After a day of touring the countryside, it was great to return to the peaceful gardens of the villa. Each morning we had an amazing array of homemade cakes, fresh fruits and yogurt. Paula, our wonderful hostess even made an amazing herb omelet with her farm fresh eggs. There are different types of agriturismos—some have swimming pools and spas, while others allow you to participate in the activities of the farm. But whatever type you choose, you are more likely to interact with your host and the other guests, which makes it a fun experience.
Italian is Spoken
If you’ve studied Italian, and you hope to get some practice, visit the smaller towns of Umbria. Most of the locals appreciate your effort and will continue to speak Italian, even though they know some English. Many of the shops aren’t that busy, so you can actually stay awhile and have some fun conversations with the owners.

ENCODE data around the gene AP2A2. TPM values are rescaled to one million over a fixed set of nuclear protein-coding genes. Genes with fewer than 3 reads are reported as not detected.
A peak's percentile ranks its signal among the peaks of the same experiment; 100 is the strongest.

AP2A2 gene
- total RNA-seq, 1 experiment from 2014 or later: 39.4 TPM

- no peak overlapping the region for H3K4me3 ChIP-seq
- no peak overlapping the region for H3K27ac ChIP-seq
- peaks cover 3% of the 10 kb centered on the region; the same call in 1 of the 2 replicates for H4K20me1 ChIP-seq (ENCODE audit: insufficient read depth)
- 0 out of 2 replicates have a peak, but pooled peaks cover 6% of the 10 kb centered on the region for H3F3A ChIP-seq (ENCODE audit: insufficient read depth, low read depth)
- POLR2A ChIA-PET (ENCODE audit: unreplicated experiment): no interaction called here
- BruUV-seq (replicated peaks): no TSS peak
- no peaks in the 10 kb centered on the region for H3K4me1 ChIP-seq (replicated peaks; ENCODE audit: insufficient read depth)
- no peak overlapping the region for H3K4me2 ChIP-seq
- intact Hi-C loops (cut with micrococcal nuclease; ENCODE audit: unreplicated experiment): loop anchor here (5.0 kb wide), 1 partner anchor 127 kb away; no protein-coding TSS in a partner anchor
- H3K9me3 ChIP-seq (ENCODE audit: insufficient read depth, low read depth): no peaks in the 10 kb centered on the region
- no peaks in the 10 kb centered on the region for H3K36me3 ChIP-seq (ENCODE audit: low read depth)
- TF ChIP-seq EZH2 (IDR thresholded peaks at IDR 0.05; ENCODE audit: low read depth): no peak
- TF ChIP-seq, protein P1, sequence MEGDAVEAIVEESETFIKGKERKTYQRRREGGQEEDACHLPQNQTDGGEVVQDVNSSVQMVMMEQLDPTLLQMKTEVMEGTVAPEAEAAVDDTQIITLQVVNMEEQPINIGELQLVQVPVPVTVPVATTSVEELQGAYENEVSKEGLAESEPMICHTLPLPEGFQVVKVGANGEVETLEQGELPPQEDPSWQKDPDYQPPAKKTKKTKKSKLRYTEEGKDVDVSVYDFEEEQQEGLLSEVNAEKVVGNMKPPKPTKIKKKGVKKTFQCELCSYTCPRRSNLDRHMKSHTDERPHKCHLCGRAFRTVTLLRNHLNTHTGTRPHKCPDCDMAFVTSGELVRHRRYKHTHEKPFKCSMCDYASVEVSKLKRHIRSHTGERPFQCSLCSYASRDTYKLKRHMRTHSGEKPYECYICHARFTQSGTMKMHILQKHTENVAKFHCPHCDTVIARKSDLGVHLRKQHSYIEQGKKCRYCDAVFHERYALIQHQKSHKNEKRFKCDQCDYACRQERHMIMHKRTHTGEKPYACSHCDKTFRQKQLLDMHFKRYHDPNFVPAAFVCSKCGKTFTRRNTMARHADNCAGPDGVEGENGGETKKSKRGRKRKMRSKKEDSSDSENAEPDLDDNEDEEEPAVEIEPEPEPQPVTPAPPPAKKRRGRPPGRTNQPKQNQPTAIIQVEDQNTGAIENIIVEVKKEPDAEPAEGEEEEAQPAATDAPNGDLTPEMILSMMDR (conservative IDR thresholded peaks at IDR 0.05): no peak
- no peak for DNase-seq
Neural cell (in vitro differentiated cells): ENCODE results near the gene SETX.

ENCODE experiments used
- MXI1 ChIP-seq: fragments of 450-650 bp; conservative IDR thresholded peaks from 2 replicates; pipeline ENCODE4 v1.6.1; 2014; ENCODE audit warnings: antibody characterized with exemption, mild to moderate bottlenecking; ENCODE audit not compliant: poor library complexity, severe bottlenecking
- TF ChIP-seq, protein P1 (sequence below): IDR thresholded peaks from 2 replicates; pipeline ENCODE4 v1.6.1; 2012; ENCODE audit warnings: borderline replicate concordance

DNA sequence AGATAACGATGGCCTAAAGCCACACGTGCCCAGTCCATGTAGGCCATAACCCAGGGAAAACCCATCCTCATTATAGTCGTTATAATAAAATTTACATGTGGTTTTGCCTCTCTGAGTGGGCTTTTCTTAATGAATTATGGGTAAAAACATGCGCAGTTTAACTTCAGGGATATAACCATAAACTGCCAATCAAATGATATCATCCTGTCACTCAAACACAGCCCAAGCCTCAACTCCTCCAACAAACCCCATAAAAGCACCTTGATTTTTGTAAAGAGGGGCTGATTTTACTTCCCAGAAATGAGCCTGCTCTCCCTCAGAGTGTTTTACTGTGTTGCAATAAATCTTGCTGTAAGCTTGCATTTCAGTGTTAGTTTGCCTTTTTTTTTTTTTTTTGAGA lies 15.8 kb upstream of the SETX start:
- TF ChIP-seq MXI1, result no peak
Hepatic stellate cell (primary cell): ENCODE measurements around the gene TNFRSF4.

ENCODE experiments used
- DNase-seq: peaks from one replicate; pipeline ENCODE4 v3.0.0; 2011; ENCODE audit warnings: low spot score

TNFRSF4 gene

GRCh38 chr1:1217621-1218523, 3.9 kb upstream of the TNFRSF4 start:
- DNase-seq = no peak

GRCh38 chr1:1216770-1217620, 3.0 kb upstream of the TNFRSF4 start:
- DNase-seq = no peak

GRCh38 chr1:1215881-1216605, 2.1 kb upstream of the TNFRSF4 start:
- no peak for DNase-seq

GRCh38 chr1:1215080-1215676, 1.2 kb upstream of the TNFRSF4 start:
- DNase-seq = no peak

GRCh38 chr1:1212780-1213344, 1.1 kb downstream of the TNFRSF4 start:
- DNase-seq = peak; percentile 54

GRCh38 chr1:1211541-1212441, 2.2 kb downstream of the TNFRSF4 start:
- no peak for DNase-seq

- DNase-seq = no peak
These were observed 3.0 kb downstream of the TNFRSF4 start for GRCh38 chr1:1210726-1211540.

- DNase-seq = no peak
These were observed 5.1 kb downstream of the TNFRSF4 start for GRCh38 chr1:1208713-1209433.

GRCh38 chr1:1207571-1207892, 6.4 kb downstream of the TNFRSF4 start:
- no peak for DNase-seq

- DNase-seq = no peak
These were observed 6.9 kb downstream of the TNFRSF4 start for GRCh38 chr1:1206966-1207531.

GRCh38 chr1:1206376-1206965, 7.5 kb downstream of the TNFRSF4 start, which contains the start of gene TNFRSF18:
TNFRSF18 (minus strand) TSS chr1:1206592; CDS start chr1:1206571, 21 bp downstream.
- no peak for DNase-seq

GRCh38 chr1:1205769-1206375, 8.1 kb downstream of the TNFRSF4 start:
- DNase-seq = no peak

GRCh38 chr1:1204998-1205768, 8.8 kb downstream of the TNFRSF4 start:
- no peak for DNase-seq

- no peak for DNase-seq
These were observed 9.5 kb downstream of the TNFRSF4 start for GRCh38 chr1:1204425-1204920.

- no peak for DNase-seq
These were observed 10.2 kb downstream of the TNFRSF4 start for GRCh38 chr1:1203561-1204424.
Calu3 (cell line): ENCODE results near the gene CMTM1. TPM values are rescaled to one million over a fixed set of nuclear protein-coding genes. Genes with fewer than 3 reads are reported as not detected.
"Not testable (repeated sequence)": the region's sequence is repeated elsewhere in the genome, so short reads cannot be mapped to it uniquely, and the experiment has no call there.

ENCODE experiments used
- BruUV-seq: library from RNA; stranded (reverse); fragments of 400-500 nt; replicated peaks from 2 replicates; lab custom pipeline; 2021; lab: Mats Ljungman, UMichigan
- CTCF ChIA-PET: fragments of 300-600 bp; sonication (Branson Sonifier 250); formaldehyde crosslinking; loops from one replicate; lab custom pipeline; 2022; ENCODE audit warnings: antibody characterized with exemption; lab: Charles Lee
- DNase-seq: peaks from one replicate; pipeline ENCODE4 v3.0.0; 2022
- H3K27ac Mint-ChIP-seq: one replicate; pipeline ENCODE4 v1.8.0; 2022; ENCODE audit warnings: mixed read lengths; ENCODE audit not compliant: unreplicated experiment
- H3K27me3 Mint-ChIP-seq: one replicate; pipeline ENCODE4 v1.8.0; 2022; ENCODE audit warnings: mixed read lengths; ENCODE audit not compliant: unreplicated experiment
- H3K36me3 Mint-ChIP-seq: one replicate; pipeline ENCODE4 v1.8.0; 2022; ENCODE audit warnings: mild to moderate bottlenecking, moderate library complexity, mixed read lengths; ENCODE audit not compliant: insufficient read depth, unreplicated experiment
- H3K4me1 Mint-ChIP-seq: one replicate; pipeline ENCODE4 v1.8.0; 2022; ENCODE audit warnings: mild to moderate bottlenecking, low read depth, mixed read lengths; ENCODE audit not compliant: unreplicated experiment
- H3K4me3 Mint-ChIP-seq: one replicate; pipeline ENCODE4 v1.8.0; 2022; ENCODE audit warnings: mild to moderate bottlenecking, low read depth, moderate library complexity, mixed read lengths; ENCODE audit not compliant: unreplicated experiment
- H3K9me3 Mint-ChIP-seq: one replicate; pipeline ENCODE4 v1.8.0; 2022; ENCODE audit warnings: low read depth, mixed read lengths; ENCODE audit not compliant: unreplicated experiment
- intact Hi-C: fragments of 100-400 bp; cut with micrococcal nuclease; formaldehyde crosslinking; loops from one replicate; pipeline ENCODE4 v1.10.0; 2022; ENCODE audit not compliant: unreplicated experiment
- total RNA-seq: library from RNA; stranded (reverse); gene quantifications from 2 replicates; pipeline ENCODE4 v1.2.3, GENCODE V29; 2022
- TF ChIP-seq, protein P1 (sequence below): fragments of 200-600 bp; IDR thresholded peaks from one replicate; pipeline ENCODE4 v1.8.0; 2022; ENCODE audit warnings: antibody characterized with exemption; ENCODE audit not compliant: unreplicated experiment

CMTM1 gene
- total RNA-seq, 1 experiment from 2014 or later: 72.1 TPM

The piazza is also a good place to start up a conversation with locals.
Life is moving at a slower pace
Umbria doesn’t have that many large museums or an active night life. This is where you come to relax and enjoy the food, wine, the friendly people and the picturesque countryside. However, there are times when music festivals and celebrations will liven up even the quiet villages. Montefalco has its wine weekends, Spoleto is known for its famous dance and music festival, Perugia hosts the Corsa dei Ceri in late May. To learn more, check out these websites—and take the roads less traveled that lead to Umbria.
Lonely Planet: http://www.lonelyplanet.com/italy/umbria
What to See in Umbria: http://www.umbria-italy.org